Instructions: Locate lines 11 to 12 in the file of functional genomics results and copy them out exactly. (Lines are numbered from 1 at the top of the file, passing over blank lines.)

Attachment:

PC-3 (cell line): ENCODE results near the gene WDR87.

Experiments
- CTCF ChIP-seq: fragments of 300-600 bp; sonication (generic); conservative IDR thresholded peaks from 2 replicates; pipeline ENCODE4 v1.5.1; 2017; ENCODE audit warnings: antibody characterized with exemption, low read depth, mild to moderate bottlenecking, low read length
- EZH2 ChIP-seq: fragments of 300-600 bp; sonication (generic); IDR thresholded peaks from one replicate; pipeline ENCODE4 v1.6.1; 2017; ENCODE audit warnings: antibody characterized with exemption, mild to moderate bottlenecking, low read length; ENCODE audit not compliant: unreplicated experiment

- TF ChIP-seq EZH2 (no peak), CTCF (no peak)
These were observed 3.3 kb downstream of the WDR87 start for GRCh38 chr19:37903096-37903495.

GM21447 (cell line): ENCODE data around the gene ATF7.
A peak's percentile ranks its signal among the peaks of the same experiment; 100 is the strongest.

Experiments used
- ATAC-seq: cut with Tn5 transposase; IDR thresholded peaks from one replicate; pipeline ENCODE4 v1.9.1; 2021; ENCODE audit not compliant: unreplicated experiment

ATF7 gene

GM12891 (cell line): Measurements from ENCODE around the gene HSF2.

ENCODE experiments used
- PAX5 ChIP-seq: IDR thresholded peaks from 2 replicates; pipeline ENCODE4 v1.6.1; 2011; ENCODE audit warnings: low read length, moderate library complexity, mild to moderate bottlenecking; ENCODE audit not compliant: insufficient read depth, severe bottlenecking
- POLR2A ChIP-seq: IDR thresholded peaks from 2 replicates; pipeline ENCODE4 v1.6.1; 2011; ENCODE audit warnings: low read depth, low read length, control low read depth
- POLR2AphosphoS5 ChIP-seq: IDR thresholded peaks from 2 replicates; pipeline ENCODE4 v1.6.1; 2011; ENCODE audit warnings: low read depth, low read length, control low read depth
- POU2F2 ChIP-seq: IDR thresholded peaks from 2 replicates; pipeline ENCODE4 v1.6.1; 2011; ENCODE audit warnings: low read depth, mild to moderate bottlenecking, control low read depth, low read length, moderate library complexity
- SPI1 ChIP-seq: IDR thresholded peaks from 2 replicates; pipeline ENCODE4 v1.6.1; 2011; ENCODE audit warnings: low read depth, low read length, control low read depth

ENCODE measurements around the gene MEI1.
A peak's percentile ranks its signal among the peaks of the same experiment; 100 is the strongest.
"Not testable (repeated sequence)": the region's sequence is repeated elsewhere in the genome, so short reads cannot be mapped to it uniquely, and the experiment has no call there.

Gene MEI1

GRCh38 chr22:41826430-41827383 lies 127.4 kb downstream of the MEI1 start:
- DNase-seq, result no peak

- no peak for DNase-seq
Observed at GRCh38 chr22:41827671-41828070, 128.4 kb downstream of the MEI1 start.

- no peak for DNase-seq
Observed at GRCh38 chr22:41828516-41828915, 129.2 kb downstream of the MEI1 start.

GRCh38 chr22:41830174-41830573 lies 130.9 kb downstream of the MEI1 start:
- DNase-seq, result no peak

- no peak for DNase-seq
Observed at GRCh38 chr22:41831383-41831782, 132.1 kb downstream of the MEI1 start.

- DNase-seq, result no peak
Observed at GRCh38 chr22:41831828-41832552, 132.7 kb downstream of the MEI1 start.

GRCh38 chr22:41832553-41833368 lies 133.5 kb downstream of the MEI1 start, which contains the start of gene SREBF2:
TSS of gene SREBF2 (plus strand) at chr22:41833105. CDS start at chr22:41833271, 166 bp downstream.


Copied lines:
ATF7 gene

GM12891 (cell line): Measurements from ENCODE around the gene HSF2.